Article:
And thine ears shall hear a word behind thee, saying, This is the way, walk ye in it, when ye turn to the right hand, and when ye turn to the left. [Isaiah 30:18–21]
The other reference he handed me was to section 108 of the Doctrine and Covenants, in which the Lord comforts his servant, Lyman Sherman, with these words:
Your sins are forgiven you, because you have obeyed my voice in coming up hither this morning to receive counsel of him whom I have appointed.
Brother Samuels had come 100 miles.
Therefore, let your soul be at rest concerning your spiritual standing, and resist no more my voice.
And arise up and be more careful henceforth in observing your vows, which you have made and do make, and you shall be blessed with exceeding great blessings.
Wait patiently until the solemn assembly shall be called of my servants, then you shall be remembered with the first of mine elders, and receive right by ordination with the rest of mine elders whom I have chosen.
Behold, this is the promise of the Father unto you if you continue faithful.
And it shall be fulfilled unto you in that day that you shall have right to preach my gospel wheresoever I shall send you, from henceforth from that time. [D&C 108:1–6]
Then a beautiful verse about strengthening the brethren.
We went to a meeting in a little schoolhouse, and all testified, each in turn. One of the brothers stood, dressed in his Indian white, and bore as sweet a testimony as I expect to hear on this earth. He is a young teacher with two college degrees. He concluded: “We don’t demand; we ask. What must we do to be worthy to receive baptism?” Then his brother stood. I was a little worried about his brother because he is a preacher, and he might be thought to be a little less well grounded in some ways. I will quote verbatim what he said, quietly, humbly, tearfully:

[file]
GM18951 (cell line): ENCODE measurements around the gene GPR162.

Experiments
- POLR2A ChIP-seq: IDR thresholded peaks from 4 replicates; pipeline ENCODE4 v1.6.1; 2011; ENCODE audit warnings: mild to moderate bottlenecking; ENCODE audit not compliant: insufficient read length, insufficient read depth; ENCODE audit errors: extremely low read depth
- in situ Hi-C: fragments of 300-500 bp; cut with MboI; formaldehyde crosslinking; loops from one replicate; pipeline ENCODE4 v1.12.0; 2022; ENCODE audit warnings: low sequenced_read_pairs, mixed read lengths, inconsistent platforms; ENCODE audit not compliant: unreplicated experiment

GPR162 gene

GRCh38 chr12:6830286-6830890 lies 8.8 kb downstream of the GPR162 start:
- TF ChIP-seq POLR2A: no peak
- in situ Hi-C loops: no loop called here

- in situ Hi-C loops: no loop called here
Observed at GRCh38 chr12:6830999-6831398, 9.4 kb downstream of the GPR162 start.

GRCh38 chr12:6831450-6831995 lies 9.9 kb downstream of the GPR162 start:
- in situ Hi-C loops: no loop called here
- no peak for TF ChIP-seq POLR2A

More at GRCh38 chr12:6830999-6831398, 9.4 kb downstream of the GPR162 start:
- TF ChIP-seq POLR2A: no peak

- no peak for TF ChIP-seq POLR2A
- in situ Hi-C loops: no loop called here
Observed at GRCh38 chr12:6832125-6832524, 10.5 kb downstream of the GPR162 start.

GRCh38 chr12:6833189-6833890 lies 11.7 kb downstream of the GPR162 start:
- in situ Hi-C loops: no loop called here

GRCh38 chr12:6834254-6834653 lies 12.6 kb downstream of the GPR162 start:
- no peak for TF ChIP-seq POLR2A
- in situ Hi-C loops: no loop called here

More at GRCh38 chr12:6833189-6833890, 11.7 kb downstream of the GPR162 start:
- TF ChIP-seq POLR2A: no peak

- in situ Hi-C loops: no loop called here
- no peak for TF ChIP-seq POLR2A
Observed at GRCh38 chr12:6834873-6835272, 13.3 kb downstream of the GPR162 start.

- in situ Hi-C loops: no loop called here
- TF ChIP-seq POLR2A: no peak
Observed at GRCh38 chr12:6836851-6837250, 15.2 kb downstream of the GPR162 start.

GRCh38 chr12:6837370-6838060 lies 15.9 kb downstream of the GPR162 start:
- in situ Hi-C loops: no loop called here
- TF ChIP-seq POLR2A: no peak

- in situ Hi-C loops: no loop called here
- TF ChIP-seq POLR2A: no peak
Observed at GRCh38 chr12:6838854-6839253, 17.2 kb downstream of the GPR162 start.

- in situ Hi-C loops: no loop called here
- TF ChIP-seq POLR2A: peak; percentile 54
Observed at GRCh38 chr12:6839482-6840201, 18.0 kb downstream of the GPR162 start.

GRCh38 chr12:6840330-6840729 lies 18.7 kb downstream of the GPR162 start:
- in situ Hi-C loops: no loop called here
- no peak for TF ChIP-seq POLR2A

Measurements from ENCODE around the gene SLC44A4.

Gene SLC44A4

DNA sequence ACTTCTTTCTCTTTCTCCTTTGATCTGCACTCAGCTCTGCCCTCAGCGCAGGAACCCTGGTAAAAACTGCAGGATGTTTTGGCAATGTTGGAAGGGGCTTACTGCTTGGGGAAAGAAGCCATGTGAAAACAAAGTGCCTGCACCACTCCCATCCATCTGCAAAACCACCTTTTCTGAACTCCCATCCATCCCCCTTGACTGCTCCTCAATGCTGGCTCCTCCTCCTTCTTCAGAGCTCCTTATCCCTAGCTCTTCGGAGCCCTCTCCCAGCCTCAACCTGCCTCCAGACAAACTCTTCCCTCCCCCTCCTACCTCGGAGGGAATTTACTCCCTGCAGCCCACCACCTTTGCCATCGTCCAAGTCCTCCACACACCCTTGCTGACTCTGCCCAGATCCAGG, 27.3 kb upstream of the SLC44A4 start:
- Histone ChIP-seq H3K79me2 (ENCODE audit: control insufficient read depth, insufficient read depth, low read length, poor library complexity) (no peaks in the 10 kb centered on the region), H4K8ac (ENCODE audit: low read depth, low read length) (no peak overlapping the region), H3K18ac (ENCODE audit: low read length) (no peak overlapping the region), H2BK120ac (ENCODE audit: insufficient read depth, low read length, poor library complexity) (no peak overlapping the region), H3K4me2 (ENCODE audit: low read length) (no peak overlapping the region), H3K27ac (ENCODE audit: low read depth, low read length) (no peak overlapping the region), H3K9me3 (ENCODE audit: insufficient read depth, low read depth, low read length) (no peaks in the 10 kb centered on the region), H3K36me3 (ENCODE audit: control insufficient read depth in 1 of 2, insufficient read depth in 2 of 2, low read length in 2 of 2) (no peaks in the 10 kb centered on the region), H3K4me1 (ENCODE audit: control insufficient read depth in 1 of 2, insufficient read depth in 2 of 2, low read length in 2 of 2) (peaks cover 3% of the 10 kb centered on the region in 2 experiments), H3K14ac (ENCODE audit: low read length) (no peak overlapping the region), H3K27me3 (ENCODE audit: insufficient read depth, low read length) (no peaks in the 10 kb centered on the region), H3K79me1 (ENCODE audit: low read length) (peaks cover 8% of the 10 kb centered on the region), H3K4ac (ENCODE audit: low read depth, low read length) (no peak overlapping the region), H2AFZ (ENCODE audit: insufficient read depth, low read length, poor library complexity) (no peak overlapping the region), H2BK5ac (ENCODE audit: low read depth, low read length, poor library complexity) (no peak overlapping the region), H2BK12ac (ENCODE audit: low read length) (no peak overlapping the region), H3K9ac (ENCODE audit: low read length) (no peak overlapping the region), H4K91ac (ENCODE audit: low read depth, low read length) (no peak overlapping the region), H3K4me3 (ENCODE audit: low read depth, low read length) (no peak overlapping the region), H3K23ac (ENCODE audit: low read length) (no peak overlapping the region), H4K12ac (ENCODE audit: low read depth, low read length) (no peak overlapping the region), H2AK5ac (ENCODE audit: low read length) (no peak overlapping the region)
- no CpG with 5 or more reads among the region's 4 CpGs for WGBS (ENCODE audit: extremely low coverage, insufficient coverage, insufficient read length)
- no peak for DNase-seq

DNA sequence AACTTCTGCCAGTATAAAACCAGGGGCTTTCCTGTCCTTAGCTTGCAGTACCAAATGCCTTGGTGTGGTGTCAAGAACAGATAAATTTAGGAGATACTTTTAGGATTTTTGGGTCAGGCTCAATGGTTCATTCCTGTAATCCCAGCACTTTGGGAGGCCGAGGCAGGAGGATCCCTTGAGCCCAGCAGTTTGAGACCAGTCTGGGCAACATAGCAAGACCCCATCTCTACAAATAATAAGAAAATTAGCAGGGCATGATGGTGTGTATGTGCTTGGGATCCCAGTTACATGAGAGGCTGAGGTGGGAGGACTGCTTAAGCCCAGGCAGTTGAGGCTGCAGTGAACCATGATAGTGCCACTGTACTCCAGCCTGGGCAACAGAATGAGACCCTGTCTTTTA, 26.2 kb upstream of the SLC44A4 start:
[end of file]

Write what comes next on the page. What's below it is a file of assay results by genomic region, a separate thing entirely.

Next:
The child is father to the man. If we are not worthy to be members of God’s kingdom, are our little children not acceptable to him? It is for them we plead.
I wish to say to you who have served afar and you who have committed in your hearts—not all go afar and perhaps not all are committed—that among you there ought to be a special sense of delight to know that the Church in the far reaches of this world—in camps in Thailand, others in Hong Kong and the Philippines—is represented, the Church as an institution, by people who carry our name, the banner of the Lord, and who, with graciousness and high skill, with the Spirit of the Lord, and with a sense of sacrificial commitment that is still a bit rare in the world, are doing what the Lord wants done for those who are hungry, thirsty, naked, homeless, ill, in prison. Think of them, pray for them. They are just like you, but they are imbued with a special sense of commitment because they have a special historical mission. It is the Church, it is Christ they are representing. You will be pleased to know that the funds on which they operate are all volunteer funds, donated funds. Your senior class last year gave $20,000, the largest single contribution. That’s why I thought you ought to hear what is going on.
God bless you to have a sense of personal responsiveness to what the Lord has for us, wants from us, permits us to give. I would like you to know that I know with every capacity of my being that what is happening is good and sweet and pure and Christlike, and I am very proud and grateful to God—in the right sense proud—that I have lived long enough to see us moving in a way that will not be misunderstood—it will be understood—and of which we can be appropriately proud. In the name of Jesus Christ. Amen.
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Marion D. Hanks was a member of the First Quorum of the Seventy of The Church of Jesus Christ of Latter-day Saints when this fireside address was given at Brigham Young University on 29 March 1981.